The chang­ing face of the lux­ury mar­ket

With dis­rup­tion tak­ing hold in the re­gion’s lux­ury sec­tor, Maya Kusybi ex­am­ines how brands are be­ing forced to re­think their mind­set and op­er­ate in a new re­tail era

Gulf Business - - CONTENTS -

Lux­ury was once de­fined sim­ply by price and qual­ity, but un­less you have been liv­ing in a par­al­lel uni­verse, you will re­alise that this is no longer the case.

Today, the ques­tion of lux­ury is ul­ti­mately a per­sonal one. A black cot­ton Ar­mani T-shirt can be some­one’s trea­sured closet piece, while for some­one else, an ul­tra-rare Her­mes Birkin could be just another col­lectible. In both cases, lux­ury is not easy to de­fine and is def­i­nitely not limited to a sin­gle phys­i­cal item. The evo­lu­tion of this in­tri­cate cat­e­gory has def­i­nitely had an im­pact on how con­sumers per­ceive lux­ury today, and how brands and mar­kets are shift­ing to keep up with th­ese changes.

The global lux­ury mar­ket is a mas­sive plat­form and con­tin­ues to grow, ex­ceed­ing $1 tril­lion in 2016. What is in­ter­est­ing, how­ever, is that al­though the phys­i­cal prod­uct seems to be the star of any lux­ury pur­chase, the per­sonal lux­ury goods cat­e­gory is es­sen­tially flat, with the ex­cep­tion of lux­ury au­to­mo­bile pur­chases. Today, there is an ob­vi­ous shift in lux­ury con­sump­tion habits with the growth of out-of-home ex­pe­ri­ences. This new sect comes in the form of travel, gas­tron­omy, hos­pi­tal­ity, and is grow­ing faster than any lux­ury goods di­vi­sion, by at least 5 per cent.

While whole­sale re­mains the largest chan­nel for per­sonal lux­ury goods, the re­tail chan­nel is mas­sively evolv­ing in the form of e-com­merce and off-price stores, al­low­ing for a smooth and in­stant pur­chase jour­ney for today’s de­mand­ing cus­tomer. Not only is ev­ery­thing avail­able on­line, but prod­ucts within lux­ury cat­e­gories have also been made more ca­sual, with sneak­ers and back­packs amount­ing to a mas­sive $3bn and $2bn mar­ket re­spec­tively, while sales in the hard lux­ury cat­e­gory in­clud­ing watches and jew­ellery have de­clined by 5 per cent in 2016. In the UAE, money never pre­vi­ously seemed to be a vari­able in any pur­chase, let alone lux­ury pur­chases. But sev­eral eco­nomic fac­tors have had a ma­jor im­pact on the coun­try’s lux­ury sec­tor. The de­val­u­a­tion of Rus­sian and Chi­nese cur­ren­cies, de­crease in touris­tic spends, oil price changes and re­gional politi­cal ten­sion are the main drivers of the past and there are more im­pli­ca­tions to come. In 2018, it is ex­pected that con­sumer con­fi­dence and spend­ing will be dis­rupted mainly among the mid­dle and mid­dle-up­per in­come class with the in­tro­duc­tion of VAT.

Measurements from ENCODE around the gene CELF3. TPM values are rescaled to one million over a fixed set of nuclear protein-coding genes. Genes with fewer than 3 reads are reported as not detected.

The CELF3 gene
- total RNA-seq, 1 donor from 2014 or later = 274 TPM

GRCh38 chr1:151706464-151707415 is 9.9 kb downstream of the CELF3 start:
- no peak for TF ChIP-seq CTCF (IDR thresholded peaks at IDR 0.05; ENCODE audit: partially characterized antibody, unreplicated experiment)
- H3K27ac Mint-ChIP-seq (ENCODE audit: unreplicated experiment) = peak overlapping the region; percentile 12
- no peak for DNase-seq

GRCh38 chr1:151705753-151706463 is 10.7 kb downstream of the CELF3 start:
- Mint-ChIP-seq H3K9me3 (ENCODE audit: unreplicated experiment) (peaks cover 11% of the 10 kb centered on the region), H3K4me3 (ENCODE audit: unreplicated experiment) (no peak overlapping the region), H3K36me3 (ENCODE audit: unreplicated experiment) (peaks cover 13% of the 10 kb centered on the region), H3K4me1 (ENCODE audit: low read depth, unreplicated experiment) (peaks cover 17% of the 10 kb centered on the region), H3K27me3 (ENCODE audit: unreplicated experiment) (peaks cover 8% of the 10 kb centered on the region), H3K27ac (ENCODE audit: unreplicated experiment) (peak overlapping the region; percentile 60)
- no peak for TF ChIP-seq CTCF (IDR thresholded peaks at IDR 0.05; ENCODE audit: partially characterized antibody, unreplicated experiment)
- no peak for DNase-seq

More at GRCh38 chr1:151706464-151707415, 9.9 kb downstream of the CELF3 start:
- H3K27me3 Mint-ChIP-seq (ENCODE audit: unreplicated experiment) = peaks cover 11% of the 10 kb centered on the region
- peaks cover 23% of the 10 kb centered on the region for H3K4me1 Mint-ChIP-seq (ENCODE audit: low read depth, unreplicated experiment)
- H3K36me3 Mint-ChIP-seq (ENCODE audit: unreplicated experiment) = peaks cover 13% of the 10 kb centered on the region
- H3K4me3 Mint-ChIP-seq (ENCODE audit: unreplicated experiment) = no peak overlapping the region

Be­yond eco­nomic fac­tors that are out of our con­trol, the young coun­try has also wit­nessed sev­eral nat­u­ral fac­tors within day to day life that have had im­pli­ca­tions to­wards the shift in lux­ury per­cep­tion and be­hav­iour.

The ex­plo­sion in high-end ‘ hip­ster’ cul­ture has cre­ated an in­ter­est in min­i­mal­ism and a sim­pler life­style. Liv­ing in this coun­try, many of us have heard sto­ries of be­ing re­jected en­try into a cer­tain club for wear­ing sneak­ers, but

BE­YOND ECO­NOMIC FAC­TORS THAT ARE SIM­PLY OUT OF OUR CON­TROL, THE YOUNG COUN­TRY HAS ALSO WIT­NESSED SEV­ERAL NAT­U­RAL FAC­TORS WITHIN DAY TO DAY LIFE THAT HAVE HAD IM­PLI­CA­TIONS TO­WARDS THE SHIFT IN LUX­URY PER­CEP­TION AND BE­HAV­IOR.

what has hap­pened now that sneak­ers have be­came the ul­ti­mate fash­ion icon, and every brand from Kenzo to Gucci is fea­tur­ing the state­ment piece in their lat­est col­lec­tion? Are we still banned en­try or has this trans­formed into ac­cept­able fash­ion and pre­mium at­tire? Min­i­mal­ism also comes in the form of pop-up en­ter­tain­ment events and spa­ces, health and fit­ness ex­pe­ri­ences, and the growth of lo­cal fash­ion brands – all the while shift­ing af­flu­ent con­sumers away from an ex­trav­a­gant and de­signer la­belled cul­ture.